“Wild River” was one of Kazan’s favorite films although its limited art house release guaranteed unprofitability. Fox was convinced 1960 movie audiences would not be interested in a film about the TVA. The movie was rarely shown on television and was only recently (2013) released on DVD.

Kazan had attempted to write the film script himself but eventually hired seasoned screenwriter, Paul Osborne. Kazan especially admired the conflict between Glover and Ella in which both held to positions that were simultaneously right and wrong. Relations between Blacks and Whites in the 1930’s segregated Deep South are portrayed quite candidly for a movie made in 1960.

I’ve seen “Wild River” many times but I appreciated watching it for the first time in HD on Blu-ray. Commentary is provided by Time magazine film critic, Richard Schickel, who doesn’t hide his deep admiration for “Wild River” or for Kazan and Remick. This is a pretty good film but Remick’s performance as someone attempting to straddle both “tradition” and “progress” was Oscar-worthy outstanding.

Additional thoughts from a believer

The Black workers on Garth island and Carol and her children regularly sing old Gospel hymns, with “In the Garden” featured most prominently. Kazan contrasts Christianity and “traditional” values (which includes negative attitudes such as racism) with utopian Liberal Progressivism. I’m all for improving people’s physical circumstances but true redemption can’t be found in either progressive or conservative politics. Jesus Christ transcends politics and physical conditions. But in all fairness to Kazan, one of the main messages of this film is that even the most “successful” progressive social engineering project will have its share of victims.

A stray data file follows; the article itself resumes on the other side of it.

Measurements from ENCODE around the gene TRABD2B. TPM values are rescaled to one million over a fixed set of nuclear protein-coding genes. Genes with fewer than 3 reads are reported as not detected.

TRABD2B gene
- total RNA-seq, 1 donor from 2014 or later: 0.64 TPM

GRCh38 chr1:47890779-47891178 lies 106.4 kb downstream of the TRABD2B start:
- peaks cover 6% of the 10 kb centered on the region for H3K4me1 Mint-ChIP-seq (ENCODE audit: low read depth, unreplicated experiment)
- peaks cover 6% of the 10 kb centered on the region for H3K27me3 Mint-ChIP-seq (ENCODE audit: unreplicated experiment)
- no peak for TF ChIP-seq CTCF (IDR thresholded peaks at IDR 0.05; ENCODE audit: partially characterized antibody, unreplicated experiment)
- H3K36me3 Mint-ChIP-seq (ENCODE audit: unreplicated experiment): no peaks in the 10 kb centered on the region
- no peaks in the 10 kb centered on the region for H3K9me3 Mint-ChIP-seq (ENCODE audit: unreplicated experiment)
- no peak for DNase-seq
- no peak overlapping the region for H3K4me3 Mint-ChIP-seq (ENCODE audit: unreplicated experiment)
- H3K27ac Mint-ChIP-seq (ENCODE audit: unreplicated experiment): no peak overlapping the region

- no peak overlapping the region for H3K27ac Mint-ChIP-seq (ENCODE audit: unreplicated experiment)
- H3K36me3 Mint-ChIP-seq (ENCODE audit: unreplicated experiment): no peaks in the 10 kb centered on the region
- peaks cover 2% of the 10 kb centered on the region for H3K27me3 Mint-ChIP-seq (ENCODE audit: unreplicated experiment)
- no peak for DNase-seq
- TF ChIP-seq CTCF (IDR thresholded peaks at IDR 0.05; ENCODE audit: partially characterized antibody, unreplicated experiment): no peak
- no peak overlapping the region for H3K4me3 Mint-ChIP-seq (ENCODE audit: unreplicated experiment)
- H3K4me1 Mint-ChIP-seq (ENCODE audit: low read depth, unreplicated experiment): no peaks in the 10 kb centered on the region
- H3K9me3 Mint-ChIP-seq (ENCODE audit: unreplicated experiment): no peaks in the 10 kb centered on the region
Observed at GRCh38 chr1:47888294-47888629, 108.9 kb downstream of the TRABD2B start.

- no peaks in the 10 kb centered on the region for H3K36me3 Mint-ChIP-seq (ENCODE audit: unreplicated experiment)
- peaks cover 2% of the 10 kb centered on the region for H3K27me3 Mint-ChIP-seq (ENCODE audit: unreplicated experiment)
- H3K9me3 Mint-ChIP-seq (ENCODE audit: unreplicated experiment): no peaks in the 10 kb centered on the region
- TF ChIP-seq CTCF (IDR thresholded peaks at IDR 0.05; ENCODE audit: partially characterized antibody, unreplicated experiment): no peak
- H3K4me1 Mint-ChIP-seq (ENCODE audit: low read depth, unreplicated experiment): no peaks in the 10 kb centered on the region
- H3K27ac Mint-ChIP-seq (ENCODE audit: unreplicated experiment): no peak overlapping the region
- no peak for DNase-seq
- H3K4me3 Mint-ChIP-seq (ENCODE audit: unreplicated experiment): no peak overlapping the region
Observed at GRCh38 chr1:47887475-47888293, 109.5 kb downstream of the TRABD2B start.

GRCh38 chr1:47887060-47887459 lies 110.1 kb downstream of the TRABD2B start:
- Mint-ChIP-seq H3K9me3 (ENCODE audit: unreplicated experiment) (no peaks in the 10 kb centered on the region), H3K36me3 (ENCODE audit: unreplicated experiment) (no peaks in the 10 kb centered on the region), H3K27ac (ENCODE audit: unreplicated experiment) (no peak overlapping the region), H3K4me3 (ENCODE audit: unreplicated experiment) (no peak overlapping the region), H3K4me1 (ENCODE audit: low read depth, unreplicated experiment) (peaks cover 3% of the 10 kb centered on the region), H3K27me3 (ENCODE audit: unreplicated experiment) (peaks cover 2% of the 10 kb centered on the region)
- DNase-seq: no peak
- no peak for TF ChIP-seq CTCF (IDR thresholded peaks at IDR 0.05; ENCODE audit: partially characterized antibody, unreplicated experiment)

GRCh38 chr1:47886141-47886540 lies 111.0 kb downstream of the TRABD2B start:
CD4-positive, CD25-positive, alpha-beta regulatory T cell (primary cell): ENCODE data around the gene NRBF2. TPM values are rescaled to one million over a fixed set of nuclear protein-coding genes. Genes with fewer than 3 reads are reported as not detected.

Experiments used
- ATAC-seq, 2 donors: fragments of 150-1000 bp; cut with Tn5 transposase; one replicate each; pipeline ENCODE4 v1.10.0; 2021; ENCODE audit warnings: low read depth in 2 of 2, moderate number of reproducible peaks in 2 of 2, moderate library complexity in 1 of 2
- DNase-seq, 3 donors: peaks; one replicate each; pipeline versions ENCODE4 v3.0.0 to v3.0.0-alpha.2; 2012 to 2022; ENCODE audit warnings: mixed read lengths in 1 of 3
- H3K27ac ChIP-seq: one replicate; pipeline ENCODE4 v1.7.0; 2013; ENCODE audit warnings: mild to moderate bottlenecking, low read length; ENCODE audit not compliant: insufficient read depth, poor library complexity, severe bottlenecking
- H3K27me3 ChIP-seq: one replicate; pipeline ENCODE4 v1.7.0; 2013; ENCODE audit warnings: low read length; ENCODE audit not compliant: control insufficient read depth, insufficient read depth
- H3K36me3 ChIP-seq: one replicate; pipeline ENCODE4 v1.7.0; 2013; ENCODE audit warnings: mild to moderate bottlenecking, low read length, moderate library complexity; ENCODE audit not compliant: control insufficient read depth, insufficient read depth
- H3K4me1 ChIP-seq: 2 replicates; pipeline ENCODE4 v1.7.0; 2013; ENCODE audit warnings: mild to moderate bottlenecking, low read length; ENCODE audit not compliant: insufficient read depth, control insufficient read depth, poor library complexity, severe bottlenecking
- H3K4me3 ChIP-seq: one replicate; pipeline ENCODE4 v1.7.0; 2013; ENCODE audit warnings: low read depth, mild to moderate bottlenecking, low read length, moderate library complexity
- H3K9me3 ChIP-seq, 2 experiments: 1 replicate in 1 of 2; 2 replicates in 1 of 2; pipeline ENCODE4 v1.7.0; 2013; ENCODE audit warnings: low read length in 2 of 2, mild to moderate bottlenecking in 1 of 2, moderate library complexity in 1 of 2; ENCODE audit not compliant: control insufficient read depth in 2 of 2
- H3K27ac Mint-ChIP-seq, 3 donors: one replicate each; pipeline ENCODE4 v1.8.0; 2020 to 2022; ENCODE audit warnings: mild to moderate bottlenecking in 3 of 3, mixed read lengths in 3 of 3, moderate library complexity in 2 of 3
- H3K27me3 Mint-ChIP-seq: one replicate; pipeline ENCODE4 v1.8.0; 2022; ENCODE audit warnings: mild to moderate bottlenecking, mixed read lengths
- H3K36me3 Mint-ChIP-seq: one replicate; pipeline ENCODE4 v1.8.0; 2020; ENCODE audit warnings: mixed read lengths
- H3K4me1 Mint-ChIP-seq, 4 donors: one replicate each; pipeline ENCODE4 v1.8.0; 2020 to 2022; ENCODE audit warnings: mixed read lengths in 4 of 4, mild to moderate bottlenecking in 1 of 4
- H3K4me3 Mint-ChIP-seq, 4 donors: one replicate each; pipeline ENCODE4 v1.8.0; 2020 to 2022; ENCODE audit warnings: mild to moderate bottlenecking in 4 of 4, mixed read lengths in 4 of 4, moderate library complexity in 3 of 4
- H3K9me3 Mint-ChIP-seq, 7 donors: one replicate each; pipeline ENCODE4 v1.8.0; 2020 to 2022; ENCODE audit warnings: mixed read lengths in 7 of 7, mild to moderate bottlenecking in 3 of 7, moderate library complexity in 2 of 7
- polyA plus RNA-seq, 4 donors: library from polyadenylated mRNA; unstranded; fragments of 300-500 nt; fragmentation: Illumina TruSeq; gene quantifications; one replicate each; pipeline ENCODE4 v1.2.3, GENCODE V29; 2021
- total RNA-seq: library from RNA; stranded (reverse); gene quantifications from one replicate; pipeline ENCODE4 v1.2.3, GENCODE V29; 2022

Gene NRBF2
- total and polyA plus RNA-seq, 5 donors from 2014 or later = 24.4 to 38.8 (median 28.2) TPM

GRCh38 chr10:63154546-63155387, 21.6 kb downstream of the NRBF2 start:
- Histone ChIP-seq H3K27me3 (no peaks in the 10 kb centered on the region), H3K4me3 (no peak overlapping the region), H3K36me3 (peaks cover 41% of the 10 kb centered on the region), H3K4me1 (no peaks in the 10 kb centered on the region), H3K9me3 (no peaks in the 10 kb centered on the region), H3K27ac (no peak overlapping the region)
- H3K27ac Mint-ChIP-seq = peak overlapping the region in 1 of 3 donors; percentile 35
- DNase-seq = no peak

Roman Catholic Ecumenical and Interfaith Outreach – Established 1964

Did I get your attention? Some may find the photo and caption above to be slightly heavy-handed, but the very real danger of ecumenism with Rome far eclipses any Hollywood nightmare.

“When such (ecumenical) actions are undertaken prudently and patiently by the Catholic faithful, with the attentive guidance of their bishops, they promote justice and truth, concord and collaboration, as well as the spirit of brotherly love and unity. This is the way that,Assisi when the obstacles to perfect ecclesiastical communion have been gradually overcome, all Christians will at last, in a common celebration of the Eucharist, be gathered into the one and only Church in that unity which Christ bestowed on His Church from the beginning. We believe that this unity subsists in the Catholic Church as something she can never lose, and we hope that it will continue to increase until the end of time.” – from Unitatis Redintegratio (Latin for “Restoration of unity”), promulgated by pope Paul VI on 21 November 1964, as part of the proceedings of the Second Vatican Council

Married couple at church

Sometimes when a married couple is sitting together at church it goes down like this:


He’s thinking: “I hope she paid attention to this sermon because she really needs to get down from her pedestal.”


She’s thinking: “I’m so glad Mr. “It’s-ALL-About-Me” heard this sermon. Let’s see if he changes at all.”


Ever been there? I have.


Praise the Lord for our spouses! Let’s pray for them every day and then pray that WE become the partner the Lord wants us to be!


“Though one may be overpowered, two can defend themselves. A cord of three strands is not quickly broken.” – Ecclesiastes 4:12 (Three strands = God+husband+wife)

Coming soon to a Protestant church near you: the “Ecumenical Rite of Mass”

If you’re at point A and you want to get to point B, what must you do to achieve your goal?